While I was writing this, I just received, in my email inbox, a recognition award:

Not just me, all the ADoSes. Honestly, I reckon the entire centre deserves one. Everyone has put such a lot in since this pandemic started. These awards were put on hold for a while due to financial constraints but it seems they are back again. It is always super nice to be appreciated! Very motivating.

Looking forward to next year, it is going to be a year of great change. After a year of being fully at home and online, it is back to the college for us! Something that is both scary and exciting. However, I am going to treat myself to having my holiday before I think about my goals for next academic year. That will be a job for nearer the time of The Great Return. For now, I will wrap this up and with it academic year 2020-21 (minus the final marking week, of course). Overall, I would say, a definite positive one. Hurrah!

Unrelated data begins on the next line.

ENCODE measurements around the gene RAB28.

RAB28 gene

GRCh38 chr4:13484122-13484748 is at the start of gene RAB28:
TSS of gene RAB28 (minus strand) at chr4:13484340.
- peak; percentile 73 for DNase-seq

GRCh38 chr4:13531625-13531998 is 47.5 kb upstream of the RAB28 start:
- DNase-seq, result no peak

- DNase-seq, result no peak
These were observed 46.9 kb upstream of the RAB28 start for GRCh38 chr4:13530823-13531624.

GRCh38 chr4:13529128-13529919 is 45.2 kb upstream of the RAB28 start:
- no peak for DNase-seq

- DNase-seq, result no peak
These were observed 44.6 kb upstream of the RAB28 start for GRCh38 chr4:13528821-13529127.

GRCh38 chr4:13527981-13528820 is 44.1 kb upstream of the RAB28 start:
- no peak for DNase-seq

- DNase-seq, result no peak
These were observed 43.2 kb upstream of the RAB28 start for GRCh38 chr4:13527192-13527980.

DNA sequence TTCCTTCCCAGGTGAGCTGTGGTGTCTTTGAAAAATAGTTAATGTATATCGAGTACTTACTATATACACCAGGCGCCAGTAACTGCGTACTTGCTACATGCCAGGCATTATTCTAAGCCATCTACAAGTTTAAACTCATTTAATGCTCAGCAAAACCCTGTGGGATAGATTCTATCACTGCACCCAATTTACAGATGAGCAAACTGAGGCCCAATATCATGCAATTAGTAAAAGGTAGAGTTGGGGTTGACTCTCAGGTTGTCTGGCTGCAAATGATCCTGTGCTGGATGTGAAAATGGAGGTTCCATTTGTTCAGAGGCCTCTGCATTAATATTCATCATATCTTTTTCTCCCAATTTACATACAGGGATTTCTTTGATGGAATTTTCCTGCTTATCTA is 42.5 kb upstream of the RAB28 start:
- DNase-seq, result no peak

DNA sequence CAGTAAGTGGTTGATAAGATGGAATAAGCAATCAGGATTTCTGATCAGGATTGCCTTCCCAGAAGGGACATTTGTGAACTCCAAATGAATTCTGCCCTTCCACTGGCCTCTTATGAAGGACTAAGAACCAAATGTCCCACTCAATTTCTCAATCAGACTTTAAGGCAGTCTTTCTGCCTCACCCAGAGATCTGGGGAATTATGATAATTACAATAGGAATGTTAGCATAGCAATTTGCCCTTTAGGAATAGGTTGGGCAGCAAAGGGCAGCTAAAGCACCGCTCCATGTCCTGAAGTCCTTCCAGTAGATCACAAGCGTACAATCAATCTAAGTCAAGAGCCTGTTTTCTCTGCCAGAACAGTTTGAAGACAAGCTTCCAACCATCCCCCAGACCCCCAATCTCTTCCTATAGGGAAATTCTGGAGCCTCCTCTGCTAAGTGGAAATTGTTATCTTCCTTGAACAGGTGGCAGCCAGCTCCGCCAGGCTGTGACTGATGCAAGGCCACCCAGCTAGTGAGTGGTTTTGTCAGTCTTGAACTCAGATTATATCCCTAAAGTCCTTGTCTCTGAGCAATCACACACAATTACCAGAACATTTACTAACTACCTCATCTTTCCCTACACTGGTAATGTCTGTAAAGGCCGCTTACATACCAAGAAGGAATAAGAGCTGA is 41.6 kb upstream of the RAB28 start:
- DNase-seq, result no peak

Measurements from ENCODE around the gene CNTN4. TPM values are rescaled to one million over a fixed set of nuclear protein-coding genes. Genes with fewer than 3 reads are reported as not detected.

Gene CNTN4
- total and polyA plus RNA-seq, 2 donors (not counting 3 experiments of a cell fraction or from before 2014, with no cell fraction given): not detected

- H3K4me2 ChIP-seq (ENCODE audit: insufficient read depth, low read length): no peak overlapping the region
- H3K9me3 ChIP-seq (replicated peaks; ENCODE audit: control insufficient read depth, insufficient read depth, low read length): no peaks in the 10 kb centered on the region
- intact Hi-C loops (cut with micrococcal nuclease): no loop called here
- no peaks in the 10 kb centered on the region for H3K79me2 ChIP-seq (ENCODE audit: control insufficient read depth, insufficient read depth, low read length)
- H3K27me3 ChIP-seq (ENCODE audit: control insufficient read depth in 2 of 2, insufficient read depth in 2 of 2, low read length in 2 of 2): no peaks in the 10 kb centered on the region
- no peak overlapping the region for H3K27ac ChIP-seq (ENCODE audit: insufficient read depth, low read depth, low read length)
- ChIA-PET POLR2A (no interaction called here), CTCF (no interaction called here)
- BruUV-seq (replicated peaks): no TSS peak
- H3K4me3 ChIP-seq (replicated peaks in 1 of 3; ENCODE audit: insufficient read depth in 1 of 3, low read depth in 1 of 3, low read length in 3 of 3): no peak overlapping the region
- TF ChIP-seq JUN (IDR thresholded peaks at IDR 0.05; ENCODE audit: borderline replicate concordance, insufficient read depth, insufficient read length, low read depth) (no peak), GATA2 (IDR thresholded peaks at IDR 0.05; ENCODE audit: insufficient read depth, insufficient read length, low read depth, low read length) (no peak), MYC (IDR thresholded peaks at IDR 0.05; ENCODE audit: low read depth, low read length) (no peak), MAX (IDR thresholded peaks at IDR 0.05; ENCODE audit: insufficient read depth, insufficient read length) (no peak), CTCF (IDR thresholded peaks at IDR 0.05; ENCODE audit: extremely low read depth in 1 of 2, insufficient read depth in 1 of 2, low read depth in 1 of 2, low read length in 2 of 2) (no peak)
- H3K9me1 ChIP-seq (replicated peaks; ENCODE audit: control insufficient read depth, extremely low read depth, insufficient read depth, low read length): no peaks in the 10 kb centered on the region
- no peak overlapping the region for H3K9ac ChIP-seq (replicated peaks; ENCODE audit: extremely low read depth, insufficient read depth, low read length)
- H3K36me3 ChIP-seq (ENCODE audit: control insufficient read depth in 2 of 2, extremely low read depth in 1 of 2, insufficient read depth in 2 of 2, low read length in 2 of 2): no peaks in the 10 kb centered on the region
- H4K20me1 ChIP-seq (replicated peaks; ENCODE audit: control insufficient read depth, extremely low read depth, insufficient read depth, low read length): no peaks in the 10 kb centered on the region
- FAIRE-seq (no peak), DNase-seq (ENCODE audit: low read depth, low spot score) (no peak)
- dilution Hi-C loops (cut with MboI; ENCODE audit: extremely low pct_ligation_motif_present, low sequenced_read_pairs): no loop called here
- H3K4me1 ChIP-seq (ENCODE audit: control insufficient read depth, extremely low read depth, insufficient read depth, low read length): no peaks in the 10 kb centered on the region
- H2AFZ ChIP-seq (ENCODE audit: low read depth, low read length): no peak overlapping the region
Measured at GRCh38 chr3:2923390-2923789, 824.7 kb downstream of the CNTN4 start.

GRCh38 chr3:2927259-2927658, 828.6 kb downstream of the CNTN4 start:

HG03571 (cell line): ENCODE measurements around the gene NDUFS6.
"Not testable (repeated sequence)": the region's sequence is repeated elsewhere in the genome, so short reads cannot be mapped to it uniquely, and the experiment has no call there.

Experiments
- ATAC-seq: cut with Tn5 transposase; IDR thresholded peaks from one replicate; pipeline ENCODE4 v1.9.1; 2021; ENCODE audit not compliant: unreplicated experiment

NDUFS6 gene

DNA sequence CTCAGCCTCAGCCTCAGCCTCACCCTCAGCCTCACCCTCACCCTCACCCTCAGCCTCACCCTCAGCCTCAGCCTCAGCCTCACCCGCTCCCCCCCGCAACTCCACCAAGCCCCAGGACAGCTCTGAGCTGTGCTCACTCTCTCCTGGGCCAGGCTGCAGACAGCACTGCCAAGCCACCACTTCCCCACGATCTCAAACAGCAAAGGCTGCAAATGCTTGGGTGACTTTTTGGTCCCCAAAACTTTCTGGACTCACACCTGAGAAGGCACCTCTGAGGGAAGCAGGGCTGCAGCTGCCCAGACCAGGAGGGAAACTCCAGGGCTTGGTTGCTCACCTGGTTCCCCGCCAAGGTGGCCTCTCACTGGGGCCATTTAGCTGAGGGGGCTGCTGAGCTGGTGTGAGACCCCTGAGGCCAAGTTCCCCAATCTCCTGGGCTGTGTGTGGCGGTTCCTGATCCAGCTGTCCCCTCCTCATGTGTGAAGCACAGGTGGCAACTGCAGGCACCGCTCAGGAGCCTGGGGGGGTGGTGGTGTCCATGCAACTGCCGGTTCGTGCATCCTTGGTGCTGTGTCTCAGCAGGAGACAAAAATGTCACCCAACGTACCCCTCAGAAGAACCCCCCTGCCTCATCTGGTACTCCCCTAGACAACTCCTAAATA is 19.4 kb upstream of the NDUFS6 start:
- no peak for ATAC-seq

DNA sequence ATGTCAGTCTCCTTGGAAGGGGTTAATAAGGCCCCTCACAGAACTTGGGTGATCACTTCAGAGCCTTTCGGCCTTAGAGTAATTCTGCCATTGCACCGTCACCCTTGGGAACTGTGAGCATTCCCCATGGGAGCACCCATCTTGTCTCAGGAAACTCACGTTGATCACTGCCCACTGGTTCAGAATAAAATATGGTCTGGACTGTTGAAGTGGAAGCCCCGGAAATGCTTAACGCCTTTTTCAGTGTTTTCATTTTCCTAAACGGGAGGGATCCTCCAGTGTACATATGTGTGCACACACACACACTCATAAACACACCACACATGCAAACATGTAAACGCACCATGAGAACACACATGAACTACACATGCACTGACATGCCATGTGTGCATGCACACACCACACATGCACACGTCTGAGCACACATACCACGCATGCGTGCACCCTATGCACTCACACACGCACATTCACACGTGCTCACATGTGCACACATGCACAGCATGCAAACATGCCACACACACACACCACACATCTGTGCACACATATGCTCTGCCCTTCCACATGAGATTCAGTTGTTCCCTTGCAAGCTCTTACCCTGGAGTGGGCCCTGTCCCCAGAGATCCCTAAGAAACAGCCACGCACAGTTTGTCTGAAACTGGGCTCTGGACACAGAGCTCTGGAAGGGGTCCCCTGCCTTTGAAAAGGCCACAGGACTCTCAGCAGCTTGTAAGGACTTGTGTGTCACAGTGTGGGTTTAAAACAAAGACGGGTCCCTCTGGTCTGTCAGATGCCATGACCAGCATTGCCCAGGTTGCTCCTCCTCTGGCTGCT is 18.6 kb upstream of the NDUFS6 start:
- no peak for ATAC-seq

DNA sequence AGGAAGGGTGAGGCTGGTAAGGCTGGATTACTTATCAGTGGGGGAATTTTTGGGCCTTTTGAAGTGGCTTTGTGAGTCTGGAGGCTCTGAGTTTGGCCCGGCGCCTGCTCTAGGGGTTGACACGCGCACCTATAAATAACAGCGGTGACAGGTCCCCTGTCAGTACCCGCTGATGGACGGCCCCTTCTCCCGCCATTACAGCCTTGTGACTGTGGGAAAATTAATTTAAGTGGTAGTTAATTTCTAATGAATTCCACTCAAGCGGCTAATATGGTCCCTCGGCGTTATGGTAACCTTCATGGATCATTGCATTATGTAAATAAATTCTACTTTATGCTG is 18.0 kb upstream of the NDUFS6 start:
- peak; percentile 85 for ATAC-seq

Creative commons licensed https://www.flickr.com/photos/54724696@N07/24160789397 feels fitting for the culmination of this year, made it to the top of another academic year mountain of learning, challenges and life.

One thought on “End of (another) academic year

Leave a Reply

Fill in your details below or click an icon to log in:

WordPress.com Logo

You are commenting using your WordPress.com account. Log Out /  Change )

Google photo

You are commenting using your Google account. Log Out /  Change )

Twitter picture

You are commenting using your Twitter account. Log Out /  Change )

Facebook photo

You are commenting using your Facebook account. Log Out /  Change )

Connecting to %s